Evolution of imaging a Black Hole!

The world’s very first simulation of a black hole 40 years earlier by Jean-Pierre Luminet, a young researcher at the CNRS at that time, published in 1979 in Astronomy and Astrophysics. It is not an artist’s view but an image based on the supposed physical properties of a black hole and its gas disc, such as its rotation rate and temperature, and on Einstein’s general theory of relativity.

A simulated image of an accreting black hole was released in 2019 by Event Horizon telescope (EHT). The event horizon is in the middle of the image, and the shadow can be seen with a rotating accretion disk surrounding it. Credit: Bronzwaer/Davelaar/Moscibrodzka/Falcke/Radboud University.

The first real image of a black hole, obtained by the international network of EHT telescopes and published on April 10, 2019 in Astrophysical Journal Letters. This is a dark region surrounding a black hole that is expected to be about three times the diameter of the black hole’s event horizon, which is the point beyond which even light cannot escape a black hole. The supermassive black hole is called M87 and is located at the centre of a galaxy about 55 million light-years away. From the image, the team worked out that M87 has a mass of about 6.5 billion times that of the Sun.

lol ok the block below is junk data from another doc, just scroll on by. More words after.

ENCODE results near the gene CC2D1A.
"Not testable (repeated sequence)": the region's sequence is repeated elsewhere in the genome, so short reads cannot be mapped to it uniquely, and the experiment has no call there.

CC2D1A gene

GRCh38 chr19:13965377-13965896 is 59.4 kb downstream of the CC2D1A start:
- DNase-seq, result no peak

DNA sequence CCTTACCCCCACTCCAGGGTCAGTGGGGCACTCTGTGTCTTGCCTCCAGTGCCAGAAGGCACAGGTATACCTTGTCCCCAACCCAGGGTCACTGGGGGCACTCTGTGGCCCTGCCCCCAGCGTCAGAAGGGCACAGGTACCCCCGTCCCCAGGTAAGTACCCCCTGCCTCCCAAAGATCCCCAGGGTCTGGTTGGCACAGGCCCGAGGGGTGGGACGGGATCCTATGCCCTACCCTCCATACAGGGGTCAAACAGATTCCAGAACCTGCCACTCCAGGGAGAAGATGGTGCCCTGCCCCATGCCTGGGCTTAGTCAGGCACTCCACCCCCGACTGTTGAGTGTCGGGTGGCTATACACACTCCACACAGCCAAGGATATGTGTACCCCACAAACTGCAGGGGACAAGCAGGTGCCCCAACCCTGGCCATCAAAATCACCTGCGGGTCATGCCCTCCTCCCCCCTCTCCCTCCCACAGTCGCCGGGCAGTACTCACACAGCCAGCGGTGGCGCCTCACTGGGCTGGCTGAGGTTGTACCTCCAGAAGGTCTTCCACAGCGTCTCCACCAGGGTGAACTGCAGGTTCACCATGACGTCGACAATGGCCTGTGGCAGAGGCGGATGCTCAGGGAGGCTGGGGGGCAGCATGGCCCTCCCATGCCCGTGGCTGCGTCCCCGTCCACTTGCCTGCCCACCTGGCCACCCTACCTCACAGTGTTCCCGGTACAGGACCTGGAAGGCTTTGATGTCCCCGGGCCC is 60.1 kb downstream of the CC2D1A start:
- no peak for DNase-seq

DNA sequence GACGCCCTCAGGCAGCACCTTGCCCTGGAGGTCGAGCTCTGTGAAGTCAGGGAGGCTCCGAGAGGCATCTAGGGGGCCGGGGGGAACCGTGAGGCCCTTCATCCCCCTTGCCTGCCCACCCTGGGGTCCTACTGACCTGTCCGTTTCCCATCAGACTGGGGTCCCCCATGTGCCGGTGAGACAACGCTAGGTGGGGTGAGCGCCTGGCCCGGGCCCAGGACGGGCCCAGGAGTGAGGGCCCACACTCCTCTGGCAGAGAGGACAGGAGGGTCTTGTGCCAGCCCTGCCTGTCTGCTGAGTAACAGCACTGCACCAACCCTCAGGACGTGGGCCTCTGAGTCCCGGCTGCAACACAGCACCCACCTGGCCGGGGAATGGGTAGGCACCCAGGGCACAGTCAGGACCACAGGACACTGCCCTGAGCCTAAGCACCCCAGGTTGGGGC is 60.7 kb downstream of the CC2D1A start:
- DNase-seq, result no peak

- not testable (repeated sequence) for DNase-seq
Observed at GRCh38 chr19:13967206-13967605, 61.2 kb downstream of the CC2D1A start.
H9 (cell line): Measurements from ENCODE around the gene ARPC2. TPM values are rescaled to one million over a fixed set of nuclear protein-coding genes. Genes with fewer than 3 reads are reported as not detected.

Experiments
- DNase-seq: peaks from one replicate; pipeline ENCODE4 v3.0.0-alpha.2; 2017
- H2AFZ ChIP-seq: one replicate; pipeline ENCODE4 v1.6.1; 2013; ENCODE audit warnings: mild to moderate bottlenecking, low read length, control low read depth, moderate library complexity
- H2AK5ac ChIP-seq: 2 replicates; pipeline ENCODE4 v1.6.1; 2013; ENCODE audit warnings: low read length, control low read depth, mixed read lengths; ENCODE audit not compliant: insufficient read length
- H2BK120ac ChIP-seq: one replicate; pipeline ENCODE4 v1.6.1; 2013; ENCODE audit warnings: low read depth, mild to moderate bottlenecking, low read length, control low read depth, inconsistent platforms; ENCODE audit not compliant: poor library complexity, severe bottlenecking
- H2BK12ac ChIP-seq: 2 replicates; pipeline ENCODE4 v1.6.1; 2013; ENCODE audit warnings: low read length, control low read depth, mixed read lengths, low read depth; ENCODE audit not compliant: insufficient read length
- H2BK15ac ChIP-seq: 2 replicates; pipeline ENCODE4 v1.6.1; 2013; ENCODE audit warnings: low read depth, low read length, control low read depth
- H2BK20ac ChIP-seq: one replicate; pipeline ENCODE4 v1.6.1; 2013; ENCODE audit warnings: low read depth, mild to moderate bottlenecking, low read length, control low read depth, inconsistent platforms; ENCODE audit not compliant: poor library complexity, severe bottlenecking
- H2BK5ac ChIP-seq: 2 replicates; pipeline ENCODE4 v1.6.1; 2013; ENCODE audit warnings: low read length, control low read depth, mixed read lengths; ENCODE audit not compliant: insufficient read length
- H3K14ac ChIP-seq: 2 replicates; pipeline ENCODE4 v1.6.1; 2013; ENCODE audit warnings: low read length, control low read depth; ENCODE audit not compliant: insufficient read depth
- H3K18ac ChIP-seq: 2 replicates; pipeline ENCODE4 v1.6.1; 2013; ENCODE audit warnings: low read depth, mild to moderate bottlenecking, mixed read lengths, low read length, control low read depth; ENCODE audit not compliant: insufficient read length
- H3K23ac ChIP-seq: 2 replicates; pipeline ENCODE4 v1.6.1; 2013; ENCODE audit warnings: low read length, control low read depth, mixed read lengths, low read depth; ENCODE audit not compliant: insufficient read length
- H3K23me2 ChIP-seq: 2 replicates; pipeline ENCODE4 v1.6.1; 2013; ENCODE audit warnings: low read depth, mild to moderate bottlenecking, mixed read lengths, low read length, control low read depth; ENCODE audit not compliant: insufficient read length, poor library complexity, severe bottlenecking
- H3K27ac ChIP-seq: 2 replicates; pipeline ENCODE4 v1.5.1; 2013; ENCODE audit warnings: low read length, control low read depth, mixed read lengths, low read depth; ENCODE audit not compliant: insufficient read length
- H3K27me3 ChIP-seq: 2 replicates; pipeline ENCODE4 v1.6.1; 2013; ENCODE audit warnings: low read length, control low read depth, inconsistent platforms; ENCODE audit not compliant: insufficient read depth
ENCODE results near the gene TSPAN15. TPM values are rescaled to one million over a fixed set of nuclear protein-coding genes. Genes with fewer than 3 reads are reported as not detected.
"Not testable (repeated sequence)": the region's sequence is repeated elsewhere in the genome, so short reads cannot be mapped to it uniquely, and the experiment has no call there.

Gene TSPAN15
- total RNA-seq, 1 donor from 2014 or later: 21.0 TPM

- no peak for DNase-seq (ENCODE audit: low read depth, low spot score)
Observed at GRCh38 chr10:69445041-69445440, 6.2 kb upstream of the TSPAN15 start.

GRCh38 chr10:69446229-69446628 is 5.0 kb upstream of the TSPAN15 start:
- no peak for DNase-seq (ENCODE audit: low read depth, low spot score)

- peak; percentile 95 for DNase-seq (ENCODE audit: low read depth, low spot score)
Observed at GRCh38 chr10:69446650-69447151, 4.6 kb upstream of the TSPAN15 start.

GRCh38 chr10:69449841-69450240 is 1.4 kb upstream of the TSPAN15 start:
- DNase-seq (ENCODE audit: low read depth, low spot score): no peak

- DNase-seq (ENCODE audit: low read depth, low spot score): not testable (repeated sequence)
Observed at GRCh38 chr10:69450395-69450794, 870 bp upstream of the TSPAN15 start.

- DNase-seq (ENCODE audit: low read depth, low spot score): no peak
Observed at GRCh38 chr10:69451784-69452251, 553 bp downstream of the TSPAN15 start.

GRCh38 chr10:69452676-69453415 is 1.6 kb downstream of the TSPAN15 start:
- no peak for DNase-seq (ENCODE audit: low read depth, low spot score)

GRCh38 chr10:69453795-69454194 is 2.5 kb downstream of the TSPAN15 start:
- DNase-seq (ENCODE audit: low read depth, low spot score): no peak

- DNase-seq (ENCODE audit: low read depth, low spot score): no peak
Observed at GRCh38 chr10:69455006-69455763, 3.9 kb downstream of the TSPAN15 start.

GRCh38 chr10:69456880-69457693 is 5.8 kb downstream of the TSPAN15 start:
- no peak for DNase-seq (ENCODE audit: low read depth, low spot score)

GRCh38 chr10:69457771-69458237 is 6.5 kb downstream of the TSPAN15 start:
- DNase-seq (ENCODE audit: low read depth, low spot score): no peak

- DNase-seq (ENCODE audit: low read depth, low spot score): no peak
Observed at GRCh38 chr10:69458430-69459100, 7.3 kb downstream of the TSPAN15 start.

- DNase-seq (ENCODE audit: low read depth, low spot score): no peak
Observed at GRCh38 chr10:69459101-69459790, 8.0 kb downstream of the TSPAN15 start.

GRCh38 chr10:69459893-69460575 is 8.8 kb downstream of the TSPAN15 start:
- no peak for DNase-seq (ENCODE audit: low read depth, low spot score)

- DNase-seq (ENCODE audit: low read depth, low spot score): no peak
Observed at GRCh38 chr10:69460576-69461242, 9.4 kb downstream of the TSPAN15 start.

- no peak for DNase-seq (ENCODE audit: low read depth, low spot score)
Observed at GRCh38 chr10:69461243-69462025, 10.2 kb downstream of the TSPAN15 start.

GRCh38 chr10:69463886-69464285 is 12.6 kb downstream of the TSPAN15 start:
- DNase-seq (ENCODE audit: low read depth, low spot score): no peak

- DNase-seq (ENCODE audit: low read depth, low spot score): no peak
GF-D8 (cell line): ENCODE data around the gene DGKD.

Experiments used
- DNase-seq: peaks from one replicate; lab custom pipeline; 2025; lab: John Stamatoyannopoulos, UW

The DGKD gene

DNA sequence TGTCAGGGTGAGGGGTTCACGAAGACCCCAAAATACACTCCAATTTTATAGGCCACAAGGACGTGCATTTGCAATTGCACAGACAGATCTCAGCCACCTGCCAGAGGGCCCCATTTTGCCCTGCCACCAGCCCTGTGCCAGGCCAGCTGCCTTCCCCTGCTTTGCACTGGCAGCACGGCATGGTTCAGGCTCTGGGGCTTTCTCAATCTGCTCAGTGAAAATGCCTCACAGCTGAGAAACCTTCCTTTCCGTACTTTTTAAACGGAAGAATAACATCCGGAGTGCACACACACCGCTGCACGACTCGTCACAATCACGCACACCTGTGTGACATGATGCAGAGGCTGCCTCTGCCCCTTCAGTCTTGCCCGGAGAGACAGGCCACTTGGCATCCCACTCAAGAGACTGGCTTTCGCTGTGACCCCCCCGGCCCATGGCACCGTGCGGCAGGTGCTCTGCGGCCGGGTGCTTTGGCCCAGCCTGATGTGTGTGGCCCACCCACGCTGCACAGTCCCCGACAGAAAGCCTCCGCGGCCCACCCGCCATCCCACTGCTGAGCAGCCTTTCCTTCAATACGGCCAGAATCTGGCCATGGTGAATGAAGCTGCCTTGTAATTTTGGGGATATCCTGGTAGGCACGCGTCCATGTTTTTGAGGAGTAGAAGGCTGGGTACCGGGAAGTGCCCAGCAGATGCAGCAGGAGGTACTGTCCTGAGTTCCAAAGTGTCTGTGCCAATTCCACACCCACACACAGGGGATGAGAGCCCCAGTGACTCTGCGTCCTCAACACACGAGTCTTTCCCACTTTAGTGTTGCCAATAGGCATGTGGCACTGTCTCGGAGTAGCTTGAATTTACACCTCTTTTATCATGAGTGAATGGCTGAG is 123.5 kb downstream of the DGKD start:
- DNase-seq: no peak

Magnetic swirl: in 2021 a view of the M87 supermassive black hole in polarized light. The lines mark the orientation of the polarization, which is related to the magnetic field around the shadow of the black hole. (Courtesy: EHT Collaboration)